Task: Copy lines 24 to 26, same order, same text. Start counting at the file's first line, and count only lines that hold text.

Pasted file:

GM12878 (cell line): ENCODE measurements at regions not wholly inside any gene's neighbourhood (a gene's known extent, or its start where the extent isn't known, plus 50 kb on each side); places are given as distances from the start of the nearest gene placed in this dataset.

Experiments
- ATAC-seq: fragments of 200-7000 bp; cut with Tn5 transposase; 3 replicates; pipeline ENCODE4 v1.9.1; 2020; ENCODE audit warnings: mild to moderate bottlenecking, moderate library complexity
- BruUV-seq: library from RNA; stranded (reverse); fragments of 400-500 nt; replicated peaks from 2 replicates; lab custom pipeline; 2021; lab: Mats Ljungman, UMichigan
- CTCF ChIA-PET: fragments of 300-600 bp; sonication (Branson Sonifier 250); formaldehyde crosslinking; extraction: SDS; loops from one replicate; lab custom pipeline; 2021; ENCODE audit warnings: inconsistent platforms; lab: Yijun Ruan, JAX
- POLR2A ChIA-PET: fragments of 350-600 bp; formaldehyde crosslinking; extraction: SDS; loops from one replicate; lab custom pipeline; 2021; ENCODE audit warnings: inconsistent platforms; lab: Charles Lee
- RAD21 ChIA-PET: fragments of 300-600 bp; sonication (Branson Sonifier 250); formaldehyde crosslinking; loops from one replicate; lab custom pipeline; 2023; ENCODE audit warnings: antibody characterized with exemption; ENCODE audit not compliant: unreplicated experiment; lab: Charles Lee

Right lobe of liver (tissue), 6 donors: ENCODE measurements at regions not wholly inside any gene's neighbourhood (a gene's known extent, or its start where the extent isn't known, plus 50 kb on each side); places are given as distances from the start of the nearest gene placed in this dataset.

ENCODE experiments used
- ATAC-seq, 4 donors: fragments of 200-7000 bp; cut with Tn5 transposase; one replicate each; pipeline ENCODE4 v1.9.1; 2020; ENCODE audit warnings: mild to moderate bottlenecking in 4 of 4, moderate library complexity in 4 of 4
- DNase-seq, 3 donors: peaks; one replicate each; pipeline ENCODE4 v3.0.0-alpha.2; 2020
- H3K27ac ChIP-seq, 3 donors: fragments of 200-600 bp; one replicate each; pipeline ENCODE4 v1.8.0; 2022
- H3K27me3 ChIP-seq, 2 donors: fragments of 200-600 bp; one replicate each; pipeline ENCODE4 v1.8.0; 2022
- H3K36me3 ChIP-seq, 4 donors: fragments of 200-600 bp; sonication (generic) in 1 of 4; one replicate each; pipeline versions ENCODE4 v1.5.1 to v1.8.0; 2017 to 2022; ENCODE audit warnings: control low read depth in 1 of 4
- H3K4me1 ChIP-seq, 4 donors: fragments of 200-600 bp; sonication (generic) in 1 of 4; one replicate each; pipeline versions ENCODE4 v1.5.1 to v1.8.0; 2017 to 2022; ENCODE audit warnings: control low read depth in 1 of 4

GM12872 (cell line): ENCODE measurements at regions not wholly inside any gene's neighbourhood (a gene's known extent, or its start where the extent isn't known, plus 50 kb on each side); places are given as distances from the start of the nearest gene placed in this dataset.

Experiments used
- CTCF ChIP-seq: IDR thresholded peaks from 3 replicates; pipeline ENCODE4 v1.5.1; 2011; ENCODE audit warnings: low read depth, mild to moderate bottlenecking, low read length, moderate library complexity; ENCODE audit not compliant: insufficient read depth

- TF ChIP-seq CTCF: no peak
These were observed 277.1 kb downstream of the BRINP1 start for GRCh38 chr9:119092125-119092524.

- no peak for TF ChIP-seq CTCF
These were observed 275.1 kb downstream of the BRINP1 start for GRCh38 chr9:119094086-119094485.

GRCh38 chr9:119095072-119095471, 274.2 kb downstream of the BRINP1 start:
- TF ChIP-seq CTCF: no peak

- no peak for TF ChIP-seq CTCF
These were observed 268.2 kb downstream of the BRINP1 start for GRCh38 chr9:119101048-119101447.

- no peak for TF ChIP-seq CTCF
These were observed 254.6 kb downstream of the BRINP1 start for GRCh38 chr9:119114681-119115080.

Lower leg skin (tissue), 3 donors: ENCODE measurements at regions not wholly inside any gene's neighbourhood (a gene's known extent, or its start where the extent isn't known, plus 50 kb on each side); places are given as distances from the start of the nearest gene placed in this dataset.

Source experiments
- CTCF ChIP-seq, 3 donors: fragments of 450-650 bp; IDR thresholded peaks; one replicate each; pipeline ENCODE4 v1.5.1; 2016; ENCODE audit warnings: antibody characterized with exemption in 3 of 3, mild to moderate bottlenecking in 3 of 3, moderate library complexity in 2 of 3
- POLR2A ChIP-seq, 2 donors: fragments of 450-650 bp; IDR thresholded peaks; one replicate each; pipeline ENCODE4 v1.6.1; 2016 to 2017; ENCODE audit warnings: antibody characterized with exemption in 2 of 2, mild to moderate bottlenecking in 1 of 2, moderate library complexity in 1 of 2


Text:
- TF ChIP-seq CTCF: no peak

- no peak for TF ChIP-seq CTCF
These were observed 268.2 kb downstream of the BRINP1 start for GRCh38 chr9:119101048-119101447.